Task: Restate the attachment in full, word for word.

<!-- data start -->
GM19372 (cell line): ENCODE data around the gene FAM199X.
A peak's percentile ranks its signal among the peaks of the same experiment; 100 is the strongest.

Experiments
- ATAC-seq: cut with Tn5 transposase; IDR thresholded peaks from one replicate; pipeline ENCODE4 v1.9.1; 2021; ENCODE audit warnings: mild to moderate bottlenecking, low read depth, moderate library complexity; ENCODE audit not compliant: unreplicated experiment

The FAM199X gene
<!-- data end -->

GM19372 (cell line): ENCODE data around the gene FAM199X.
A peak's percentile ranks its signal among the peaks of the same experiment; 100 is the strongest.

Experiments
- ATAC-seq: cut with Tn5 transposase; IDR thresholded peaks from one replicate; pipeline ENCODE4 v1.9.1; 2021; ENCODE audit warnings: mild to moderate bottlenecking, low read depth, moderate library complexity; ENCODE audit not compliant: unreplicated experiment

The FAM199X gene